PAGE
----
Bengaluru: After an all-party meeting over the Cauvery issue in Bengaluru on Wednesday evening, Karnataka chief minister Siddaramaiah said that the state cabinet has decided to defer the releasing of water to Tamil Nadu.
He said that the state government will write to the governor to convene a session of both houses on 23 September.
The Supreme Court had on Tuesday directed Karnataka to release 6000 cusecs of water per day from 21 to 27 September—double the quantity directed by the Cauvery Supervisory Committee the previous day.
On Wednesday, Karnataka Bharatiya Janata Party president B.S. Yeddyurappa welcomed the state government’s late-night decision, maintaining that the party had been from the beginning insisting on convening the legislature session and not to release water. “Though belated, it is a welcome decision,” he said. “We will support and cooperate with the government in the legislature session.”
Janata Dal (Secular) leader and former chief minister H.D. Kumaraswamy said after the all-party meeting that “not even a single drop of water should be released to Tamil Nadu for any reason whatsoever”.
The Karnataka government had earlier been urged by a string of senior political figures, including former prime minister H.D. Deve Gowda, to call an emergency session of the state assembly in order to decide the next course of action in the ongoing Cauvery water crisis.
Senior political leaders attending the all-party meeting on Wednesday asked the Siddaramaiah-led government to convene the session so that the state could also take steps to counter the Supreme Court’s latest order on sharing the Cauvery waters with Tamil Nadu.
Soon after the meeting, senior ministers had gone into a cabinet meeting.
Karnataka, facing its second consecutive drought year, has repeatedly appealed before the apex court to reconsider its direction to share the Cauvery waters with its neighbour, citing an acute shortage of drinking water.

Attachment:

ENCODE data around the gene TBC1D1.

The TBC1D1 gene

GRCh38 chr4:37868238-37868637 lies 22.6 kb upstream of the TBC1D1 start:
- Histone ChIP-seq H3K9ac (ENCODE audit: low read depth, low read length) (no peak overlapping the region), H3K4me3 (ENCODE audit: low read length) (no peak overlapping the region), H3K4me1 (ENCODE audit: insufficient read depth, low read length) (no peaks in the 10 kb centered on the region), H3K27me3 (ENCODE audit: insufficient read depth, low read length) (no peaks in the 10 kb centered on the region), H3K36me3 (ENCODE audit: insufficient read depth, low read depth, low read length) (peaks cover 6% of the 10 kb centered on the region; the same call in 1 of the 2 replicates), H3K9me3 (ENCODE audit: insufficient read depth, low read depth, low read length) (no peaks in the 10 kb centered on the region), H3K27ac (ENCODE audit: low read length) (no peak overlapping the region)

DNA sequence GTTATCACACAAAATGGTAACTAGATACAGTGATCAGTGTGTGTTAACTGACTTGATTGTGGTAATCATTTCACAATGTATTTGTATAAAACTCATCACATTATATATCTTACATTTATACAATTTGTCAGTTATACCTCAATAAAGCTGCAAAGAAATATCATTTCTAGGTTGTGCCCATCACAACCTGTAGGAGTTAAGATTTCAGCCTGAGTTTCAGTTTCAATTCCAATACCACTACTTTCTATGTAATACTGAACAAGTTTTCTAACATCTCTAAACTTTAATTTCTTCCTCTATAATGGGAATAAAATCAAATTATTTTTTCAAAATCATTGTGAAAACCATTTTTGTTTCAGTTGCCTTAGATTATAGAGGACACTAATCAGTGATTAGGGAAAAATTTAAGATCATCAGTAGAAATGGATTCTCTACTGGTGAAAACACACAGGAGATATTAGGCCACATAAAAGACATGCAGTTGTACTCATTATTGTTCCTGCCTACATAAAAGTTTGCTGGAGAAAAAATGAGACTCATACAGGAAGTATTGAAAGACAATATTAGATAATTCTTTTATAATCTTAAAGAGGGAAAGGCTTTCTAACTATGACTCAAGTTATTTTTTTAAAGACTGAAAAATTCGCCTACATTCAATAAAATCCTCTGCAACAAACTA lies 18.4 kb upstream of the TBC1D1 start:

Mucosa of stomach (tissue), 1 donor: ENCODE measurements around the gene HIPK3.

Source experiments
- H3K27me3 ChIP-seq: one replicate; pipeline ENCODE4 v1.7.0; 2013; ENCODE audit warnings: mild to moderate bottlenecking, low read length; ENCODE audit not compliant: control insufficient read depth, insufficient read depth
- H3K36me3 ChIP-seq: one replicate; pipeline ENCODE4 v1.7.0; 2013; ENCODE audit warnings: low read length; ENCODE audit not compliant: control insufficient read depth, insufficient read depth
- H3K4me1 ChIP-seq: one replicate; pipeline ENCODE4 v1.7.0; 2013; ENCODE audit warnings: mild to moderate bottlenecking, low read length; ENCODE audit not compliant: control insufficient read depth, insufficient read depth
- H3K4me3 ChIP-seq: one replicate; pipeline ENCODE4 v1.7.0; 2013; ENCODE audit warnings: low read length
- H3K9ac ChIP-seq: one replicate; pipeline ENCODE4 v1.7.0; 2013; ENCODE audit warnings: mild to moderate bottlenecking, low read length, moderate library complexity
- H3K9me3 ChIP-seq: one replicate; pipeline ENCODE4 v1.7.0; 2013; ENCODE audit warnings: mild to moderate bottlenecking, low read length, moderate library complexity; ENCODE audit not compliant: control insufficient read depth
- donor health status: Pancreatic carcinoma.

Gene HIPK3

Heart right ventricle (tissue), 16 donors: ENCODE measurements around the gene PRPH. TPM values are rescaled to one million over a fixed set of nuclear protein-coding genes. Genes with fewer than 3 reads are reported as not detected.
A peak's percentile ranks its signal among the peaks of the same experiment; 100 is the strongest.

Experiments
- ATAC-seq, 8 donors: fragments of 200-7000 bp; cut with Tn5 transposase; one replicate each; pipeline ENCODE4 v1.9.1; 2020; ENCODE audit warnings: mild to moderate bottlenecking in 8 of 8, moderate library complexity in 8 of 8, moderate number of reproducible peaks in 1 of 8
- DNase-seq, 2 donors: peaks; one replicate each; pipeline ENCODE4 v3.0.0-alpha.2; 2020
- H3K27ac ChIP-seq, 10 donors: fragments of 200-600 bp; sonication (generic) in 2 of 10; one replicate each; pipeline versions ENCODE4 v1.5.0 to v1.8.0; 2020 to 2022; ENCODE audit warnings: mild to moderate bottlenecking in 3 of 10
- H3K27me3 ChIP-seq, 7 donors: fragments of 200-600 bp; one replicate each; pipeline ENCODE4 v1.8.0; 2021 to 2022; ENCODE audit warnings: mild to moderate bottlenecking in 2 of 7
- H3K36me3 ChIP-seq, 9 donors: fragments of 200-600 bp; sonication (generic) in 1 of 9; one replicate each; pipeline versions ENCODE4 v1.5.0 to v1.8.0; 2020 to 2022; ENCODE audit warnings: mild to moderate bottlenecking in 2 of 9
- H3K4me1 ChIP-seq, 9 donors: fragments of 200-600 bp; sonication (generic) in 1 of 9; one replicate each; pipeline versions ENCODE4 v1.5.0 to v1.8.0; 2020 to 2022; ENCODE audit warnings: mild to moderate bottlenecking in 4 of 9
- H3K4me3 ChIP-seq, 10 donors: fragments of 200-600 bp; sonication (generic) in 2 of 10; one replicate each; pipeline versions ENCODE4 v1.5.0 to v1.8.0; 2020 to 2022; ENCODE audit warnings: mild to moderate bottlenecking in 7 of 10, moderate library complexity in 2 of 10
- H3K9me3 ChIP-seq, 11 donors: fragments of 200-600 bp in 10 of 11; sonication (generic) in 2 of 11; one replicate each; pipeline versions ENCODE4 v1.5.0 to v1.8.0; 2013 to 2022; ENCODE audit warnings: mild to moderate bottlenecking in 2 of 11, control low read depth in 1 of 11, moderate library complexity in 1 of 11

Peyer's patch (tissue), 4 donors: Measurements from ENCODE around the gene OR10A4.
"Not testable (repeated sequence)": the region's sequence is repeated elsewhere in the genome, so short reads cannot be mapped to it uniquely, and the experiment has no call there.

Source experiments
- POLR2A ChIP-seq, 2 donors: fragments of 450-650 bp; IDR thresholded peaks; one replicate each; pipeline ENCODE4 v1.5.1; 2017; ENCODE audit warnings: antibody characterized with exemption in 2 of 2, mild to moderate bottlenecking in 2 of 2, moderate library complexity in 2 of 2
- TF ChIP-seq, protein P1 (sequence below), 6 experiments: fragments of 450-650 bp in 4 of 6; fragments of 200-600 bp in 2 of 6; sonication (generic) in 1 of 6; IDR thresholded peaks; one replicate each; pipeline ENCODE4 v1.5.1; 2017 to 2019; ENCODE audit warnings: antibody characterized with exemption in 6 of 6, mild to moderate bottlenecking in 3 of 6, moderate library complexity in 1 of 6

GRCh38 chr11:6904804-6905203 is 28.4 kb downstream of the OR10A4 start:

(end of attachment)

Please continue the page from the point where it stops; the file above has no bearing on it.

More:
The Supreme Court had also directed the creation of a Cauvery Management Board (CMB), which would mean that the central government would be in charge of all the dams in the Cauvery basin with the state government having no access.
The apex court’s rulings over the dispute have sparked continuous protests in Karnataka over the past two weeks, including arson and violence on 12 September.
The all-party meeting was attended by Deve Gowda, former Union ministers Veerappa Moily and Mallikarjun Kharge, JD(S) leader Kumaraswamy and other senior leaders of various political parties.
The opposition BJP boycotted the meeting.
Terming it “meaningless and a diversionary tactic”, the state BJP issued a statement saying that it “did not want to be a culpable partner of Congress government’s sin in omission and commission”.
The second largest opposition party, JD(S), has urged all legislators in the state to resign and “create a constitutional crisis” so that the judiciary is unable to overrule the legislature.
C.S. Puttaraju, the party’s MP from Mandya constituency, submitted his resignation on Tuesday.
A string of rulings by the apex court since 5 September have been met with protests in Karnataka. Every revision of the court’s order has resulted in Karnataka releasing more water to Tamil Nadu, which is demanding the water to save its samba crop.
PTI contributed to this story.